Thursday, October 13, 2005

ACLU Files Emergency Motion for Access to Orleans Parish Prison

ACLU Files Emergency Motion for Access to Orleans Parish Prison

NEW ORLEANS -- In legal papers filed today by the American Civil Liberties Union, two men detained on minor charges recount disturbing details of being abandoned without food or water in over-crowded, flooded cells for days at the Orleans Parish Prison during

Hurricane Katrina. The ACLU submitted declarations from the men, who have since been released from prison, along with an emergency request to allow attorneys to inspect the prison before officials remove evidence.

"First-hand accounts of the horrors within Orleans Parish Prison raise serious concerns about the treatment of people held in custody,"

said Eric Balaban of the ACLU’s National Prison Project, which filed the emergency motion. "There was a complete breakdown in the system during Hurricane Katrina and we need to engage in a thorough investigation to ensure that something like this never happens again."

According to the ACLU, the Orleans Parish Prison fell into chaos in the five days after Hurricane Katrina struck New Orleans on
August 29. As the water rose in the prison buildings, deputies deserted en masse, leaving behind prisoners in locked cells. Prisoners broke windows and either leapt out or set fire to pieces of clothing and held them outside the windows to signal to rescuers. The prisoners spent days without power, food or water, some standing in sewage-tainted water up to their chests or necks.

More Here:

~John Byrne

A July 24, 2005 article in the New Orleans Times Picayune (not available online) reveals just how unprepared officials were for a hurricane, especially as it affected the city's poor, RAW STORY has learned. The first sentence alone reveals how little support the city expected to have for the poor in the event of a disaster, saying, "City, state and federal emergency officials are preparing to give the poorest of New Orleans' poor a historically blunt message: In the event of a major hurricane, you're on your own."

The article was first discovered in a detailed piece by the Philadelphia Daily News' Will Bunch.

The local Red Cross executive director was quoted as saying, "You're responsible for your safety, and you should be responsible for the person next to you. If you have some room to get that person out of town, the Red Cross will have a space for that person outside the area. We can help you. But we don't have the transportation."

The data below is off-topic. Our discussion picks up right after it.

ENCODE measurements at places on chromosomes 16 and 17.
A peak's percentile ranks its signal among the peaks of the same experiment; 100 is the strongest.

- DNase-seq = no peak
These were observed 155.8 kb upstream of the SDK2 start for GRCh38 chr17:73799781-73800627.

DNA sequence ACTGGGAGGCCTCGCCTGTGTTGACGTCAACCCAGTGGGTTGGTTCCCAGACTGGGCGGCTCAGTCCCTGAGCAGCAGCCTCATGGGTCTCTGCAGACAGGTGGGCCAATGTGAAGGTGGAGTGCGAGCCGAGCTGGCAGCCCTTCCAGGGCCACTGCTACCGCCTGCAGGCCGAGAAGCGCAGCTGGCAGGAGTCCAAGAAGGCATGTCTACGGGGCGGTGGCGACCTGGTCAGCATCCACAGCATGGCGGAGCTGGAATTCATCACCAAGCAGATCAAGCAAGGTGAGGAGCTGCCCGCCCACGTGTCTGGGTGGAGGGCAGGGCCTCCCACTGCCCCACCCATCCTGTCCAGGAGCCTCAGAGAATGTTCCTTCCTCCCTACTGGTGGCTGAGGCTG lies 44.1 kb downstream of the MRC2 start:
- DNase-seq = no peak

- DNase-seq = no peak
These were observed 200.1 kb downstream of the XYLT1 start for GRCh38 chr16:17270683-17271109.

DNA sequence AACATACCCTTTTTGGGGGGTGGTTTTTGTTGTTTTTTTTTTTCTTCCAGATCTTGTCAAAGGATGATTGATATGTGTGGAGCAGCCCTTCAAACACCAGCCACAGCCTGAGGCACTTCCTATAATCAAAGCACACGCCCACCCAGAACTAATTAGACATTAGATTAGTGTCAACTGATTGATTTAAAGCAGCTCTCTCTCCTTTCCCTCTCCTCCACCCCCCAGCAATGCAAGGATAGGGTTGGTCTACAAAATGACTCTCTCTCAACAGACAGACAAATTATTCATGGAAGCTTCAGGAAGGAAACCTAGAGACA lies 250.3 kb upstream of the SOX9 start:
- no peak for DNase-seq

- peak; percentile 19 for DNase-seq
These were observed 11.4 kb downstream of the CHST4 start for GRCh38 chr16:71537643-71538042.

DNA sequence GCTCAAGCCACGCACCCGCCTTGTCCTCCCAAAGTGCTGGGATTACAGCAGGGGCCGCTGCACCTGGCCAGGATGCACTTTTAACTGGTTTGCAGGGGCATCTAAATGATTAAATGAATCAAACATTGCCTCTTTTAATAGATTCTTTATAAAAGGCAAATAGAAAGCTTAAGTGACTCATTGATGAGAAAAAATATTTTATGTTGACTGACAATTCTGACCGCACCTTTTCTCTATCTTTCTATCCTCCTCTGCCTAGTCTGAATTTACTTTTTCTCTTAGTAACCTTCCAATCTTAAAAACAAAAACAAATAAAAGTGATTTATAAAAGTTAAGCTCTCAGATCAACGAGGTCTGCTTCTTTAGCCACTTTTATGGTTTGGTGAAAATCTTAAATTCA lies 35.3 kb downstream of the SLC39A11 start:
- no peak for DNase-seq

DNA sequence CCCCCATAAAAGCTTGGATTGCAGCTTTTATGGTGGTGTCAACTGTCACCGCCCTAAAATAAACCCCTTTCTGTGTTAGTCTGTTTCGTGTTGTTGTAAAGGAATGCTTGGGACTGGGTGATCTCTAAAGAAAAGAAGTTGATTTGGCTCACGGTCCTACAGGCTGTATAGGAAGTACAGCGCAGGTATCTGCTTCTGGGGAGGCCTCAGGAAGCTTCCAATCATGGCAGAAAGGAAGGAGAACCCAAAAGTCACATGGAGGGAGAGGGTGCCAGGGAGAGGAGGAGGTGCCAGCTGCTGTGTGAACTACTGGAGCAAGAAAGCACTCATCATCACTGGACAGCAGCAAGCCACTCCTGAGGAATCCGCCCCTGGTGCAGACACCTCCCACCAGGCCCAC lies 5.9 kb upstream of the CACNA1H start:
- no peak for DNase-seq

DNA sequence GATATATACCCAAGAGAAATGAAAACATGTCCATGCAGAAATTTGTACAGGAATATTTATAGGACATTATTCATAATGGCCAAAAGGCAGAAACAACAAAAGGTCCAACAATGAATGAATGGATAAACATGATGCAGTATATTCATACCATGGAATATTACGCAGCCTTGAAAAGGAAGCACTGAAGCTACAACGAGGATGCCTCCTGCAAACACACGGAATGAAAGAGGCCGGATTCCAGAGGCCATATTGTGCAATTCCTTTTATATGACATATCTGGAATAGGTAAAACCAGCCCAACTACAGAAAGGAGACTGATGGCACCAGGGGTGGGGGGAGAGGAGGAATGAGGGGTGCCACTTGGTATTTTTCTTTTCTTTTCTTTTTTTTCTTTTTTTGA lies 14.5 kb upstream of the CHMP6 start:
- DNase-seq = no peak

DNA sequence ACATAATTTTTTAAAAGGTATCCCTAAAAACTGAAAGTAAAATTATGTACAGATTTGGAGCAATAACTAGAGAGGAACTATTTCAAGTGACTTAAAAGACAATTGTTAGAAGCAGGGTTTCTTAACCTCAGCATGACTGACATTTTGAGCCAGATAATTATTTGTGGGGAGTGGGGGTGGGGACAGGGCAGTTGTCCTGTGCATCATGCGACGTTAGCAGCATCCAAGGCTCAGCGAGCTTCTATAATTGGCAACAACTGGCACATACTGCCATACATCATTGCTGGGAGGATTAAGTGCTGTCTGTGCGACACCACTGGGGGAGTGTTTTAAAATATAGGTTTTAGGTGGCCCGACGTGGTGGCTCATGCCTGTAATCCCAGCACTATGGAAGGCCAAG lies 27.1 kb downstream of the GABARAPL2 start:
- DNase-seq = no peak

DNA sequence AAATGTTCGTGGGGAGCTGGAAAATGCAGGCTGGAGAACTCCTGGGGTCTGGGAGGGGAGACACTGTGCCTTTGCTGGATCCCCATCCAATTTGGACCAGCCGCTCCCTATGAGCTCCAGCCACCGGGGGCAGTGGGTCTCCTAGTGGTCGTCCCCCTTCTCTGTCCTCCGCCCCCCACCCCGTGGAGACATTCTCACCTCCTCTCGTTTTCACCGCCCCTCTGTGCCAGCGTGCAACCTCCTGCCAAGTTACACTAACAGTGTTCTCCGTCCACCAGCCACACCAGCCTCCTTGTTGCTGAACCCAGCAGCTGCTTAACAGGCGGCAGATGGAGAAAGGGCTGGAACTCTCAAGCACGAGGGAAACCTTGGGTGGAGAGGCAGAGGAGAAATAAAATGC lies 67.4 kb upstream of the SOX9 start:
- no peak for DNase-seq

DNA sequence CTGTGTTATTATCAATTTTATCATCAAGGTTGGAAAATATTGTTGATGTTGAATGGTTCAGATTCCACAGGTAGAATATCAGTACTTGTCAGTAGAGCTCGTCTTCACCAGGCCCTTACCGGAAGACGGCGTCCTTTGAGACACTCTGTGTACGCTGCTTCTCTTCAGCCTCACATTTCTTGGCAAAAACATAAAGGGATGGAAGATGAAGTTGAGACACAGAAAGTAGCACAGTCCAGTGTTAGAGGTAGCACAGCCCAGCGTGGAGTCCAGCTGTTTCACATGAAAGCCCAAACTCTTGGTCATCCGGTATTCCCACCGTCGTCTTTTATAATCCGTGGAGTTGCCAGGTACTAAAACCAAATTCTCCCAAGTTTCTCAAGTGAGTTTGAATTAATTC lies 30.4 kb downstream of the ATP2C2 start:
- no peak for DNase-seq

~Selected excerpts from July Picayune article by Bruce Nolan appear below.

In scripted appearances being recorded now, officials such as Mayor Ray Nagin, local Red Cross Executive Director Kay Wilkins and City Council President Oliver Thomas drive home the word that the city does not have the resources to move out of harm's way an
estimated 134,000 people without transportation...

Officials are recording the evacuation message even as recent research by the University of New Orleans indicated that as many as 60 percent of the residents of most southeast Louisiana parishes would remain in their homes in the event of a Category 3 hurricane.

Their message will be distributed on hundreds of DVDs across the city. The DVDs' basic get-out-of-town message applies to all
audiences, but the it is especially targeted to scores of churches and other groups heavily concentrated in Central City and other vulnerable, low-income neighborhoods, said the Rev. Marshall Truehill, head of Total Community Action.

"The primary message is that each person is primarily responsible for themselves, for their own family and friends," Truehill said.

Production likely will continue through August. Officials want to get the DVDs into the hands of pastors and community leaders as
hurricane season reaches its height in September, Katz said.

In an interview at the opening of this year's hurricane season, New Orleans Emergency Preparedness Director Joseph Matthews
acknowledged that the city is overmatched.

"It's important to emphasize that we just don't have the resources to take everybody out," he said in a interview in late May.


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